To work off all of the Welsh cakes, I’ve taken some time to explore the great outdoors. My favorite spot to run so far is this beautiful bike path that goes alongside the river near my flat. Not only is it a stunning view, but it’s a good break in my day and lets me get some fresh air. On Wednesday, some friends and I went on a night hike with a club on campus alongside the bay. It was actually very random, and the club we went with was really strange. It was about a 4 or 5-mile hike in the dark that went through back wood trails that led to a path on a cliff that overlooked the bay. It was one of those experiences that ended with us asking ourselves “what the hell did we just do?” After warming up at a pub and deliriously laughing about how weird it was, we decided that the experience was worth it.
While the night hike isn’t necessarily something I’d do again, it was the kind of experience I was craving. I needed to get off campus and do something a little random and adventurous that I’ll have good memories from. This weekend we’re headed to Three Cliffs Bay for more hiking, and the following weekend I will visit Stonehenge and Snowdonia National Park. I’m starting to realize that if I go into this semester with the right attitude and continue to do things that push my boundaries, I can shape it into whatever experience I want it to be. Hopefully, I’m able to create a semester that exceeds my expectations. So far, I’m thinking I’ll have no problem doing just that.
That’s all I’ve got to say for now.
My first week abroad was mixed with so many different emotions! I honestly think that I felt every emotion possible this week. I was excited to move into my dorm and see how everything was set up. I was surprised to see that I had my own bathroom and shower right in my room! I was so happy to finally unpack my bags! Living out of a suitcase was really drag and it was starting to get to me.
The day after I moved in I got to meet my flatmates. I was very nervous about this because I really hoped that I would like them all. I was so delighted because all of my flatmates were wonderful! It was amazing how all of us just clicked and instantly got along! One of my biggest fears before studying abroad was that I would not get along with my flatmates. Luckily, all of my concerns went away after meeting them! I must say that I feel lucky to have been placed in such a wonderful flat with amazing people.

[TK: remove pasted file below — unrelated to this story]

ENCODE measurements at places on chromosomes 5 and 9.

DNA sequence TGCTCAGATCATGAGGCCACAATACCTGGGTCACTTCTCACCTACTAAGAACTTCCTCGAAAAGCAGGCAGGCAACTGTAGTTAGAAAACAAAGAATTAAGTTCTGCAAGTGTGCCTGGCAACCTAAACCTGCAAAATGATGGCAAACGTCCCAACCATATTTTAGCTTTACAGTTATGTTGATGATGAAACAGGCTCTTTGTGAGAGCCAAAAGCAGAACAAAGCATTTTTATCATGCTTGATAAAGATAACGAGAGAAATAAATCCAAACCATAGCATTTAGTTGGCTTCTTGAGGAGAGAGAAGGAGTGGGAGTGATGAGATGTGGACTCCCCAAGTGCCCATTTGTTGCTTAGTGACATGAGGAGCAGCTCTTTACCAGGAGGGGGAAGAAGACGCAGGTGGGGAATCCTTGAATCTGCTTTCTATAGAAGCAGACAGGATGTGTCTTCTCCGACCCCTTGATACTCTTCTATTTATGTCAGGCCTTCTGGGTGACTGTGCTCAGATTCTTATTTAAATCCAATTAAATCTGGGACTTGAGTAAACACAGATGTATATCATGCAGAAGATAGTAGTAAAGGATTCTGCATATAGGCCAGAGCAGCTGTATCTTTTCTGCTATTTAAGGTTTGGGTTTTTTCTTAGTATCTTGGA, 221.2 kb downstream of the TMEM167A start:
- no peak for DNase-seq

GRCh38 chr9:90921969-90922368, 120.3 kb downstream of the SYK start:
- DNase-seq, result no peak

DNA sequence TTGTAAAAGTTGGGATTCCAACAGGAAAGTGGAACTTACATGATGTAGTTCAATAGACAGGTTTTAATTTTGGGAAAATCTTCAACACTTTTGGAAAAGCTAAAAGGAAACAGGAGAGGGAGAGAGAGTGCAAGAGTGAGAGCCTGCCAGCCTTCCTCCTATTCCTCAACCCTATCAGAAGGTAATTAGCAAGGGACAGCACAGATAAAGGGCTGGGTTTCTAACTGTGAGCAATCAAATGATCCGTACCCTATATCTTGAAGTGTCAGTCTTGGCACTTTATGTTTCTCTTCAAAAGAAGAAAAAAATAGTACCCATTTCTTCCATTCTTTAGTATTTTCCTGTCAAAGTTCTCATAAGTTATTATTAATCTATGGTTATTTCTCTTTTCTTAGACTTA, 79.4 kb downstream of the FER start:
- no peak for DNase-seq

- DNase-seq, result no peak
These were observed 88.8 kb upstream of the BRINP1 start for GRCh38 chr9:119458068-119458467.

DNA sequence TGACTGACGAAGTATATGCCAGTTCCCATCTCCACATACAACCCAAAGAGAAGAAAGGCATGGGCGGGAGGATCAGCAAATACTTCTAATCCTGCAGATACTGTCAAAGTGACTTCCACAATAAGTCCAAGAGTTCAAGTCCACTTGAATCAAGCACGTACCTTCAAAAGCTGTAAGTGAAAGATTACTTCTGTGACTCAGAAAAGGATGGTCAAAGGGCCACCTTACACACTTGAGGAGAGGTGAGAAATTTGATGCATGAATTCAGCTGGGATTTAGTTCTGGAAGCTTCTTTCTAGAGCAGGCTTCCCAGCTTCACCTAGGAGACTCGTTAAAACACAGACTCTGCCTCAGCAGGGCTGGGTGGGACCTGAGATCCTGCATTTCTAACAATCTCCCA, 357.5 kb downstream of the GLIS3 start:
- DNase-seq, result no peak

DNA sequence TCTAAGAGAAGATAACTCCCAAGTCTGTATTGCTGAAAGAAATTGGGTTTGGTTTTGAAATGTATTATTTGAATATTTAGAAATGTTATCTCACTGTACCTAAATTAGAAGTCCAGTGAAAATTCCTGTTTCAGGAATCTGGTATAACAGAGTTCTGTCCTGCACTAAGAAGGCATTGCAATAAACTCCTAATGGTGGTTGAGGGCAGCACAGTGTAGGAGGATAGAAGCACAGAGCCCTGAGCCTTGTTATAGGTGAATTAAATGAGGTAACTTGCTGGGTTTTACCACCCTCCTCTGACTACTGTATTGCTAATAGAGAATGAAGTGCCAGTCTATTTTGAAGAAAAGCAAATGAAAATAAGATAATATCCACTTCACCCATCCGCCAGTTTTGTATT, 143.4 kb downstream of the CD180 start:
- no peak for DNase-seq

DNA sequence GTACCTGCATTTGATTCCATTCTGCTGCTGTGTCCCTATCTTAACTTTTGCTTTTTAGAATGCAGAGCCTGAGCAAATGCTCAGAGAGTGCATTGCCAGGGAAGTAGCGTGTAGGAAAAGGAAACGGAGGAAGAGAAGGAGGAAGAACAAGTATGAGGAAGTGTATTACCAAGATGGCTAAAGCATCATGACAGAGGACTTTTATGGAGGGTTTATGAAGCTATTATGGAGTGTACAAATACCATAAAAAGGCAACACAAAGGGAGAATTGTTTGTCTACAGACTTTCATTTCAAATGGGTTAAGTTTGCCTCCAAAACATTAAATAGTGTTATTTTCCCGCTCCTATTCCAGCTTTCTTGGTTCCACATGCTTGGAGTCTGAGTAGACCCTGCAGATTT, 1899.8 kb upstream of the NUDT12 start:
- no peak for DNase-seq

Unfortunately, on Sunday night I started to feel regret. I began to feel as if I had made the wrong decision to study abroad. I kept thinking that it would just be easier if I was home in my usual routine. I could be at home with my family and friends enjoying life the way it was. I was feeling so down that I even looked up how much it would cost to fly home. I had only been in Scotland a few days and I was already missing home. Even though everything was going right, I felt that my decision to leave was wrong. I went through this inner struggle most of the day on Sunday. Then I was watching the sunset and my feelings started to change. I was walking outside and the sunset had been perfectly placed behind a tree. The branches were lit up by the sun and in that moment I felt complete peace. I knew in my heart that studying abroad was the right thing to do. In my life I will never get to experience anything like this again! I felt a type of tranquility that I’ve never felt before. It was like something was telling me that I had nothing to worry about.Here’s the image of the sunset behind the tree
Once I actually started classes my week started to get even better! I’ve always liked school and part of studying abroad is learn things that I may not learn any other way. In my classes I was even happier with my adventure whilst studying abroad! I felt that my life began to be structured which was missing from the trip so far. Now that things were starting to get settled I’m very happy with my decision to study abroad! Even though I struggled to be where I’m at now, it was worth it.
This might be the blog post I have dreaded the most. When hearing “final blog post,” one would think it should wrap up my whole semester abroad nice and neatly with a cute little bow, probably with some important moral of the story or reflection about how much I’ve grown this semester.
However, I can’t quite do that. Not only is it too much of a cliché, but I am also realizing that my experience abroad cannot all be summed up in a few hundred words, written about with a note of finality that could somehow mean I’m done living it.
A lot of my friends in my program have mentioned how much they’ve changed and discovered who they are. I am not sure I really had that experience. Sophomore year at Georgetown was an important, challenging and transformative experience—and I think I left it already knowing who I am and the person I want to be. So what do I take away from my experience? While they can’t really sum up my whole experience abroad, here are a few things that really impacted me:
- My host family: I’ve touched on this in past blog posts, but I really wouldn’t have it any other way. Living with a host family has helped me to improve my Spanish so much more than I believe I could have if I lived in a student residence with other international students. I can’t begin to explain how comforting it was to have a warm, home-cooked meal to come home to each day at the end of my classes. Having a “mom” abroad to hug, vent to, and share my day with is what really made me feel at home in Santiago.